On June 7th, a rather rainy day at the Philanthropy House in Brussels, Belgium, Improve International convened a group of 14 people for the 3rd gathering of the Funder Collective for More Effective Partnerships. Over coffee, they met or got re-acquainted. Then representatives of three different types of funders – the Stone Family Foundation, Vitol Foundation, and Viva con Agua — talked about their take on a similar topic: Can flexible funding lead to better and longer lasting results when it comes to water, sanitation, and hygiene interventions?
By Susan Davis
An active discussion led to the following key takeaways:
“Do we want organizations who are good at pitching and writing proposals, or organizations who are good at achieving results?”
One foundation’s golden rules for funding are: tenacious management; a compelling service or product; and potential for breakthrough. Once they find an organization they believe in, they fund towards its business plans or annual plans, even through challenging times.
“Pilots never fail. But they never scale.”
Thus, flexible funding is less about supporting projects, and more about supporting people to achieve impacts.
Flexible funders are patient.
They don’t require rapid results or a high number of beneficiaries.
Flexibility is great but adds complexity.
Establishing clear goals at the beginning makes it harder to hide failures. Funders would like their grantees to share what has worked and what hasn’t more openly and to talk about what they would change for the next time [The pre-mortem is a good tool for this.] Not all organizations are willing or able to do this because of concerns for their brand or implications on future fundraising.
Flexible funding tries to position grantee as a partner.
Funders can support non-profits and entrepreneurs beyond finance, for example by connecting them with other groups working on governance or management issues or making available the expertise of the company staff in developing revenue streams, legal, human resources, analytics, supply chain, or logistics.
To contribute to learning and communication, funders should invest in robust, yet efficient monitoring and evaluation.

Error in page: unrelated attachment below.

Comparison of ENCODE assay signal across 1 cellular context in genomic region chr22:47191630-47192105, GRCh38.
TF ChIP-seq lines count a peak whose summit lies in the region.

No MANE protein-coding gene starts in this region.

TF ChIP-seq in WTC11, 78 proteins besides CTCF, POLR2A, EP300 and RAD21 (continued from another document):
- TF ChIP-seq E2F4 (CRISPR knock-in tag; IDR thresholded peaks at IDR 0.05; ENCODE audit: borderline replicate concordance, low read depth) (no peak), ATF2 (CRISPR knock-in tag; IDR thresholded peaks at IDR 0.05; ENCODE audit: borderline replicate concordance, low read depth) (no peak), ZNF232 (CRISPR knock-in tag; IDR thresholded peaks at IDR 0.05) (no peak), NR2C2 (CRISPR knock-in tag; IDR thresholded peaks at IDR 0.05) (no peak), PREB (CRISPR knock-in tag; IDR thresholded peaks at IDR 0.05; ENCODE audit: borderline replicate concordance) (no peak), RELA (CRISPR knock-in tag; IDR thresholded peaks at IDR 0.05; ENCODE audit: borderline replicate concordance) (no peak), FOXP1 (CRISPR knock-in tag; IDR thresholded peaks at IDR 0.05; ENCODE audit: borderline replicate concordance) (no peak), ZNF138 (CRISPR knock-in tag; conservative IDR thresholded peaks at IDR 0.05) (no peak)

Because approaches are so varied, some funders ask the grantee / enterprise to define the most relevant impact indicators.
The role of philanthropy is to influence “big funding” (e.g., national governments, multi-laterals, bilaterals).
Funders with flexibility and openness to risk, like foundations, can support and document results of innovation should be around systems and processes, and ideally influence the institutional funders. One foundation seeks activities that are others find hard to fund, where their funding can make the most difference.
There are formal and informal collaborations of funders.
Advantages of funders connecting to each other include:
- Better supporting the enabling environment or systems strengthening, streamlining processes for grantees, and increasing efficiency for funders themselves. For example, once trust has been established, funders can share due diligence, which eases the burden on grantees / social enterprises.
- Reducing duplication of effort for grantees, such as sharing reporting requirements.
- Increasing efficiency by sharing ways to measure social return on investment.
- Spreading risk by co-funding untested activities, those in unstable environments, or with low profitability.
As the gathering concluded, the sun came out, new connections were made, and the attendees left with new insights.
Three golden rules: Our starting point for considering successful partnerships by Paul Gunstensen, Stone Family Foundation
Why Transparency of Philanthropic Funding Matters by Michael Jarvis, Transparency and Accountability Initiative
Opinion: Want to improve development outcomes? Anticipate the failures. Here’s how. by Susan Davis, Improve International
The Power of Incentives: Lessons Learned from Designing and Implementing Results-Based WASH Programs by Elynn Walter, Guy Howard, Jan Willem Rosenboom, Jeff Albert, Susan Davis, Yi Wei
Will likely focus on financing for water. New York, NY, USA: September 2018 during UN General Assembly (September 26 or 27)
Susan Davis is founder and Executive Director of Improve International.